Yesterday was "back to school" day for both my daughter — entering year one at the local primary — and myself. I've worked very little over August, as I've picked up the majority of the summer holidays childcare. So, I get my own "back to work" feeling, and I'm busy catching up. And one of the things I'm catching up on is this e-mail.
For those who are new here, Commonplace Reading is a irregular digest of interesting things I've found on the internet – these are the ideas that are informing my thinking right now. It's basically a recommended reading digest, with some commentary, a bit like an old-fashioned link blog, but delivered via e-mail.
I'm hoping to get back on a weekly schedule – and if I do, you'll see an evolution of the newsletter. I'm trying to restructure the way I work so I write more in the mornings, and read and do admin in the afternoons and evenings, and that seems to be making me more productive.
Amazing how a little perspective — a month of minimal work — can give you insights into what you're doing wrong.
Anyway, on with the linkage.
If you read nothing else…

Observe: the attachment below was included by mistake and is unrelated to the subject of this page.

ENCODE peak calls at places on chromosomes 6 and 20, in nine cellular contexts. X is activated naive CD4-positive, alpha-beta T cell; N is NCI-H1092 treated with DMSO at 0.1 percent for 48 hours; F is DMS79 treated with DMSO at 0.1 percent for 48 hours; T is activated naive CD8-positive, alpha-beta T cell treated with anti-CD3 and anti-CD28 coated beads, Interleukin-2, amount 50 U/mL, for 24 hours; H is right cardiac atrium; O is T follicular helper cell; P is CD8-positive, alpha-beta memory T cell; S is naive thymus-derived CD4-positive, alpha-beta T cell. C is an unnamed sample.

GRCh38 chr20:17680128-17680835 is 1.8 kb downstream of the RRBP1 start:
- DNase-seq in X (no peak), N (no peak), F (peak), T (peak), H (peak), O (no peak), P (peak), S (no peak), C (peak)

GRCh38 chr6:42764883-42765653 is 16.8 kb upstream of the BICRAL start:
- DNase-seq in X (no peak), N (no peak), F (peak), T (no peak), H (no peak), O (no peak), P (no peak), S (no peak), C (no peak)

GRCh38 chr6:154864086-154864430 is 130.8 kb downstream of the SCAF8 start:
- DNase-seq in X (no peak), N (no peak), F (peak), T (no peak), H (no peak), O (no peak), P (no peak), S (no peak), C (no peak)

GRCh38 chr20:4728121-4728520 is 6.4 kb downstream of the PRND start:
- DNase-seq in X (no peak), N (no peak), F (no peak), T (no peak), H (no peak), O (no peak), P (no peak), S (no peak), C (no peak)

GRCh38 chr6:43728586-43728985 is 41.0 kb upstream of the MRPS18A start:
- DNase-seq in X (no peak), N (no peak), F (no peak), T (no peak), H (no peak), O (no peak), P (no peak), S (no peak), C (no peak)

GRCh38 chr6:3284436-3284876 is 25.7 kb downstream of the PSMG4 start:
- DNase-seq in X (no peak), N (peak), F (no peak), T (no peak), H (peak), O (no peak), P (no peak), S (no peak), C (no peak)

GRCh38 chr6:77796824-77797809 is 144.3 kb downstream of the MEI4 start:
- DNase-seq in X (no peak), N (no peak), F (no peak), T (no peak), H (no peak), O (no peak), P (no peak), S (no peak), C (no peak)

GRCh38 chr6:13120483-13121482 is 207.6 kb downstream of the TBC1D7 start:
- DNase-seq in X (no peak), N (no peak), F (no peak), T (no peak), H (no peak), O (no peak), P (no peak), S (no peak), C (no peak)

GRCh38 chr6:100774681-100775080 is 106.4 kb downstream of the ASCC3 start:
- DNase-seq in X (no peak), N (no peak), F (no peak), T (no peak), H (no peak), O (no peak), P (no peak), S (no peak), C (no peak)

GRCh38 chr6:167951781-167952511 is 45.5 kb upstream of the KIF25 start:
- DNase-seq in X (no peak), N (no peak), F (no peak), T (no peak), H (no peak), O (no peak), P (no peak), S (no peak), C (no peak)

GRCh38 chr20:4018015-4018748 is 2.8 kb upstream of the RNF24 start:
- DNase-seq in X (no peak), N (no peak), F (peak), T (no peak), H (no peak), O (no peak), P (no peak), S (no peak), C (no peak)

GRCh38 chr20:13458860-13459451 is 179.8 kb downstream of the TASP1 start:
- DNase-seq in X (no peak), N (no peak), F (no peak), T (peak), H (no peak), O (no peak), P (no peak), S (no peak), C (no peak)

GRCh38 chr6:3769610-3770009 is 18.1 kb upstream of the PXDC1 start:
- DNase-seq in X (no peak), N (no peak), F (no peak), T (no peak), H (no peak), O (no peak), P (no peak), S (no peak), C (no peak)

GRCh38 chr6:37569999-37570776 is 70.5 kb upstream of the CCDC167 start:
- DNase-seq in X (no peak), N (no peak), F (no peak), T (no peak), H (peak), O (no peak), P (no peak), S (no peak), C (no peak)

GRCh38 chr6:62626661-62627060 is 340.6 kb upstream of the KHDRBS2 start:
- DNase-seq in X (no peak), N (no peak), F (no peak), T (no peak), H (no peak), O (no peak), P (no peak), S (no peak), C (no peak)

Dave Mattin's piece for Next Conference (which happens later this month in Hamburg) is a superb and provoking read on how we lost control of the tools of the internet, and were sold a false utopianism by a handful of tech oligarchs.
But it's not too late.
The business of news
A fascinating long read about Assange, that tallies well with many of the things I started hearing from those close(ish) to him a decade back. It makes it clear how big a mistake not taking the internet seriously as a geopolitical tool has been.
This is a depressing but eye-opening read about how a site was built on a set of formulas, and how a set of staff were tricked into believing they were doing campaigning journalism, when they were just producing political clickbait. Sobering.
A slightly paywalled piece from me on, ironically, Medium's paywall/membership model…
Given how publicly Trump has lived much of his life, I'm continually surprised by how little effort has gone into poking at it journalistically. The news industry's obsession with "now" can sometimes work against us.
When employees are treated as short-term assets, they reinvent themselves as marketable goods, always ready to quit. Too many companies try to have it both ways - try tom promote loyalty from their staff, while having none to them.
A great tool
This is a great source of really excellent free photos you can use in your work. I'm trying to contribute one can for every one I use from it. Well worth checking out.
I love these sorts of spaces. There's something both comporting and inspiring about a "den".
A history of how Covent Garden survived both the closing of the old marker, and the threats of developers to redevelop the whole area. Some great photography, too.
This video has been doing the rounds over the summer, but I only just got around to watching it. A fascinating look into a very different side of a celebrity.
Thanks for reading. I hope you enjoyed it.
If you fancy working with me - drop me a line.